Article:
InDaily

Adelaide's independent news

Support

Trump warns Republicans: pick me or there will be riots

News

Donald Trump says he’s the inevitable Republican presidential nominee and has warned if party leaders deny him the nomination, “You’d have riots.”

Comments
Comments Print article

The brash billionaire, who won at least three more states on Tuesday but doesn’t yet have the needed majority of delegates, predicted on Wednesday he’d collect enough support before the Republican convention this summer.

Many party leaders are concerned by his comments against Muslims, immigrants and women and the violence at some of his rallies.

Democrat Hillary Clinton, who moved closer to becoming the first woman in US history to win a major party nomination after winning at least four states Tuesday, took direct aim at Trump.

“Our commander-in-chief has to be able to defend our country, not embarrass it,” Clinton said in a speech that largely ignored rival Bernie Sanders.

With anti-Trump Republicans frantically seeking scenarios to deny him the party nomination, Trump told morning TV shows the party establishment already was starting to support him.

Without naming names, Trump said some Republican senators who are publicly critical of him have called privately to say they want to “become involved” in his campaign.

Trump added Clinton doesn’t have the “strength or stamina” to be president, while a new ad posted on his official Instagram account includes footage of Clinton barking like a dog.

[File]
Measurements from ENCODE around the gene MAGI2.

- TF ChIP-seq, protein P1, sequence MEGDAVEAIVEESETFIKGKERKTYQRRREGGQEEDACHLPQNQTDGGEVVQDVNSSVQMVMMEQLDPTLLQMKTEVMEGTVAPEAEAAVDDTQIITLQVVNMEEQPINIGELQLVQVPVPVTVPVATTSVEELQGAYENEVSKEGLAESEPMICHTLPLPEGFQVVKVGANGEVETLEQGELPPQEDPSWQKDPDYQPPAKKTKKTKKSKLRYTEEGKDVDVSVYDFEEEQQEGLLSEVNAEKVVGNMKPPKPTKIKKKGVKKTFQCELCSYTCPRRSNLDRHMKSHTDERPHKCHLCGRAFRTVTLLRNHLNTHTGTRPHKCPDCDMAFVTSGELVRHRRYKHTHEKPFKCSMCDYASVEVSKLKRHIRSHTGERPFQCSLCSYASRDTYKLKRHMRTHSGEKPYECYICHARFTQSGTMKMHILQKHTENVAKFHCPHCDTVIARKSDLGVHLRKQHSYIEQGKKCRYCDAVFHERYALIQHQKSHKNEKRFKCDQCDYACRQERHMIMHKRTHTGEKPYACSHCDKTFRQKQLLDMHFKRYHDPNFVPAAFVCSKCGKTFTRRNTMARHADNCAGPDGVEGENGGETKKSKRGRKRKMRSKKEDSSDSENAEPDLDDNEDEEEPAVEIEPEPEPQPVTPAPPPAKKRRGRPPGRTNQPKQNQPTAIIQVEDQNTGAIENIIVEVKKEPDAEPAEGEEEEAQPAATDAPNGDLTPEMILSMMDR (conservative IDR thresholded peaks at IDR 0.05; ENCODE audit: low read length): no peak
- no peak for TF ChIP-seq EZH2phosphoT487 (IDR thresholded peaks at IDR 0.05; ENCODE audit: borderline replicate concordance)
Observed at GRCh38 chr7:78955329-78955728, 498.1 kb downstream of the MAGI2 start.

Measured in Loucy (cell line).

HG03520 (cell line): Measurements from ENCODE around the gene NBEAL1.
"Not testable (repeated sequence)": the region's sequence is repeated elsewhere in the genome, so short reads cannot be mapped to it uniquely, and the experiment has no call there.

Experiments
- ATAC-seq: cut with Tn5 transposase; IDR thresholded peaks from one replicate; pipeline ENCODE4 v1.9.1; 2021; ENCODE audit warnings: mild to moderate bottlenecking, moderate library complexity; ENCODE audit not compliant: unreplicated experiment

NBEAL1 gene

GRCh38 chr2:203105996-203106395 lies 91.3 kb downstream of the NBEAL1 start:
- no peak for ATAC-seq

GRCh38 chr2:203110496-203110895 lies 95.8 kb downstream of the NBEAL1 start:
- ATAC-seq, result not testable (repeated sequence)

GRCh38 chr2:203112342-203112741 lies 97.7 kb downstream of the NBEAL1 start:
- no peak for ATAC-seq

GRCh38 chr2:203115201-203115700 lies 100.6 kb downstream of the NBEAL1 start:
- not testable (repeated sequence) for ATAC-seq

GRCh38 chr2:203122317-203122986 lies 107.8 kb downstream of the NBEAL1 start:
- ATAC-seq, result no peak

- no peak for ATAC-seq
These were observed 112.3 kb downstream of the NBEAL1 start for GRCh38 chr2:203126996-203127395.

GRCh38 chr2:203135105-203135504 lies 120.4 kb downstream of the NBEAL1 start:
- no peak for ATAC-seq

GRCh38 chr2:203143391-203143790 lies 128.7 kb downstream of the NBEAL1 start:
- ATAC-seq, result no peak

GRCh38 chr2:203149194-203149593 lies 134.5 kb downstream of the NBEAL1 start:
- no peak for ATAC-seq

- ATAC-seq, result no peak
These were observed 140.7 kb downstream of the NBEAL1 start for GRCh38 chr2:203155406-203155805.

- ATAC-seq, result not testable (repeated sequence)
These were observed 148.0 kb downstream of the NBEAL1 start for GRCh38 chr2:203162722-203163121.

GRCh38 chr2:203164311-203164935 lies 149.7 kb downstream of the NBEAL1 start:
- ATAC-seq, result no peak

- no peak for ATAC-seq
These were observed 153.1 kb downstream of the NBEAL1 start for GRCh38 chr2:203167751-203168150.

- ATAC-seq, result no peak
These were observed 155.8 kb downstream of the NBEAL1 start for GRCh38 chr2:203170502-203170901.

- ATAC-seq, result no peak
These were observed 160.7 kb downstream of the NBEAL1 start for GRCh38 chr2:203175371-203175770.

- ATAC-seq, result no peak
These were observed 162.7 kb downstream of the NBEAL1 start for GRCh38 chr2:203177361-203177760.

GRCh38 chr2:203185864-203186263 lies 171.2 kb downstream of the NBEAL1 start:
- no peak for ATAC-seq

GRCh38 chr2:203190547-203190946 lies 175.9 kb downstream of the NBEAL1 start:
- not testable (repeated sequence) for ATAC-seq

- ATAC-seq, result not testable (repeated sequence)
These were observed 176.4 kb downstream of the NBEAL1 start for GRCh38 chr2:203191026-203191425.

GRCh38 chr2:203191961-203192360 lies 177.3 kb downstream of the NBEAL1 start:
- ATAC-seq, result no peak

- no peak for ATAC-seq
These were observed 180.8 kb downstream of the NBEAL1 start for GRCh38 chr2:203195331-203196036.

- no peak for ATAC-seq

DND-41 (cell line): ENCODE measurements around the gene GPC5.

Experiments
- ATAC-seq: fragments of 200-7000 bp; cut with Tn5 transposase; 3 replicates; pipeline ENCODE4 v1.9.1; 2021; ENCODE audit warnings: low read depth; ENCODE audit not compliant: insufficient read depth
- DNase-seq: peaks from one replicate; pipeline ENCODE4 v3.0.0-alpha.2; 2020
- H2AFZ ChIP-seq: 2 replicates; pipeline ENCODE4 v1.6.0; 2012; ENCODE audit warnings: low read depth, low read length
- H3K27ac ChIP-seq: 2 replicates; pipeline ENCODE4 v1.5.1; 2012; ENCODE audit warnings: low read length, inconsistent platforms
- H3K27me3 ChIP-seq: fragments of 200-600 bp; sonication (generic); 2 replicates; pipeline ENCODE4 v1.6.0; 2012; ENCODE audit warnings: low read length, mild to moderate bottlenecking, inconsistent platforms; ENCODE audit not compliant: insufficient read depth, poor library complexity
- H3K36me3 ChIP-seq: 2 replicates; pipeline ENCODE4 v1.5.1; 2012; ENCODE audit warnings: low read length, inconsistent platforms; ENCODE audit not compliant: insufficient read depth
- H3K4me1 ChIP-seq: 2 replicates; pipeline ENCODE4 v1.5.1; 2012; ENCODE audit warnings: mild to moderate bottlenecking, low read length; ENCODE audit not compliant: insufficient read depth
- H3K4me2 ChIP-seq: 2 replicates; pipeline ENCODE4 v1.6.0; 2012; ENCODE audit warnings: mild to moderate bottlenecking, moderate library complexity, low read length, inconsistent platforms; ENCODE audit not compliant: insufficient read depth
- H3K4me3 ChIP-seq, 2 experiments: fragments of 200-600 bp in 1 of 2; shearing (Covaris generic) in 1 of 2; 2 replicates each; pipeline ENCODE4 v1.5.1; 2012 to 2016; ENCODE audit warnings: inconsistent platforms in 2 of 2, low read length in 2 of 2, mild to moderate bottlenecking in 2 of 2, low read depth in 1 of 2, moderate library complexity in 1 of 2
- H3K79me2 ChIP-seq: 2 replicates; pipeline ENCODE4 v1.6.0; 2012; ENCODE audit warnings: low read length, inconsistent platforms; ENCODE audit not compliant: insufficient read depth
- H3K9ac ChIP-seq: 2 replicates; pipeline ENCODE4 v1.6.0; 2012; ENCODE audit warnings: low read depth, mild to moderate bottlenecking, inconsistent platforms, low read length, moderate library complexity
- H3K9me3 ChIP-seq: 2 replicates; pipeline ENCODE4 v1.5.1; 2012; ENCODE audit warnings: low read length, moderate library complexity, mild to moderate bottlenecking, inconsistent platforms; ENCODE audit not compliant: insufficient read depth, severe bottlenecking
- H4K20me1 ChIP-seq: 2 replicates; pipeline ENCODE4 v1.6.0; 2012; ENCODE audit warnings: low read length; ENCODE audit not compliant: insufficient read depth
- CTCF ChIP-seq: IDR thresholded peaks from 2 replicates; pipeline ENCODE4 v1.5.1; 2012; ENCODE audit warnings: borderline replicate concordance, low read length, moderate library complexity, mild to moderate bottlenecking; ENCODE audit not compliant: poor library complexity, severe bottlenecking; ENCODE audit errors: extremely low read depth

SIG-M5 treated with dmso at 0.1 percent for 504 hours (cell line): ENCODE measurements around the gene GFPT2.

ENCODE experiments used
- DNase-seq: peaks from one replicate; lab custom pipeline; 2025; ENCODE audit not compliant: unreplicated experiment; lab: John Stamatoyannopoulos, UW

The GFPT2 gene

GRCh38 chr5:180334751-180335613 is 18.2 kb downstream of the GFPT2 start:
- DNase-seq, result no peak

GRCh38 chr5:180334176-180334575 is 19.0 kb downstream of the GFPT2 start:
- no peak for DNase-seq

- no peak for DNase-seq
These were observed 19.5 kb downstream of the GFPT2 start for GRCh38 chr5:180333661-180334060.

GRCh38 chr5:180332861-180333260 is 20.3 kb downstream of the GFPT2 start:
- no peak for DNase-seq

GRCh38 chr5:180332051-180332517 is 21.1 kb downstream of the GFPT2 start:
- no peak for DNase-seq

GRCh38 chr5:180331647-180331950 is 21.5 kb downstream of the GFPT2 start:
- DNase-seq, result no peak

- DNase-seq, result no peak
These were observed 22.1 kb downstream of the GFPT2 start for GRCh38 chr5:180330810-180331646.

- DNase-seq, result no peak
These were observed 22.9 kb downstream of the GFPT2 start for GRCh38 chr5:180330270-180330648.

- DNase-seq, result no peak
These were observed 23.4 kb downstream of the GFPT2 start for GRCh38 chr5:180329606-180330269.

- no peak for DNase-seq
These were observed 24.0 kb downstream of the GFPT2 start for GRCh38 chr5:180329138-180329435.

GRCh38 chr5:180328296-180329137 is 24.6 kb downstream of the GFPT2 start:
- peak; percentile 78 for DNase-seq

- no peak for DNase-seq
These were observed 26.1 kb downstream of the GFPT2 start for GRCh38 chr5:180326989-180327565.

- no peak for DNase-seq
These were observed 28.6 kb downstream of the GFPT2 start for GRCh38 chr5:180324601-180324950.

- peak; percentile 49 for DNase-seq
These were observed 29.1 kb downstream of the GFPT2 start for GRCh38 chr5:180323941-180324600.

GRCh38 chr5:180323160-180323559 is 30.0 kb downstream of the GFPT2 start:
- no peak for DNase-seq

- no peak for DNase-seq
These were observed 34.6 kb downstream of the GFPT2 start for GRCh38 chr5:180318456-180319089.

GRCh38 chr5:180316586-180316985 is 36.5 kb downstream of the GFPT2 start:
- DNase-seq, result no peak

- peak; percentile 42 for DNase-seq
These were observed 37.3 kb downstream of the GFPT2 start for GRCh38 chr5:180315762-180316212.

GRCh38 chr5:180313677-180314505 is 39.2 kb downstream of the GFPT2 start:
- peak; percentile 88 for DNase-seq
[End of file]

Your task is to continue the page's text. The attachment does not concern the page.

The footage from earlier this year was of her barking to mimic an ad she’d been describing to supporters.

The Republican front-runner said he’d skip a debate scheduled for Monday, saying, “I think we’ve had enough debates.”

The debate was cancelled after Ohio Governor John Kasich said he also would not attend.

Trump won Tuesday in Florida, North Carolina, and Illinois but fell in Ohio to Kasich.

Clinton triumphed in the Florida, Illinois, Ohio and North Carolina primaries.

Votes were also being counted in Missouri, though races in both parties there were too close to call.

Florida senator Marco Rubio dropped out Tuesday after losing his home state to Trump.

With more than half the delegates awarded through six weeks of primary voting, Trump, who has 621 delegates, is the only Republican candidate with a realistic path to the 1,237 delegates needed to clinch the nomination through the traditional route.

On the Democratic side, Clinton’s victories were blows to Sanders and bolstered her argument that she’s the best Democrat to take on the eventual Republican nominee.

Clinton has at least 1,561 delegates of the 2,383 needed, including the superdelegates who are elected officials and party leaders free to support the candidate of their choice.

AP

We value local independent journalism. We hope you do too.

InDaily provides valuable, local independent journalism in South Australia. As a news organisation it offers an alternative to The Advertiser, a different voice and a closer look at what is happening in our city and state for free. Any contribution to help fund our work is appreciated. Please click below to become an InDaily supporter.

Powered by PressPatron

Comments

Show comments Hide comments
Will my comment be published? Read the guidelines.

More News stories

Loading next article

Subscribe to InDaily – it’s free!

South Australia’s locally owned, independent source of digital news.

Subscribe now and go in the monthly draw* for your chance to WIN a $100 Foodland voucher!

Subscribe free here

*Terms and conditions apply

Welcome back!

Did you know it’s FREE to subscribe?

Subscribe now and go in the monthly draw* for your chance to WIN a $100 voucher!

Subscribe

*Terms and conditions apply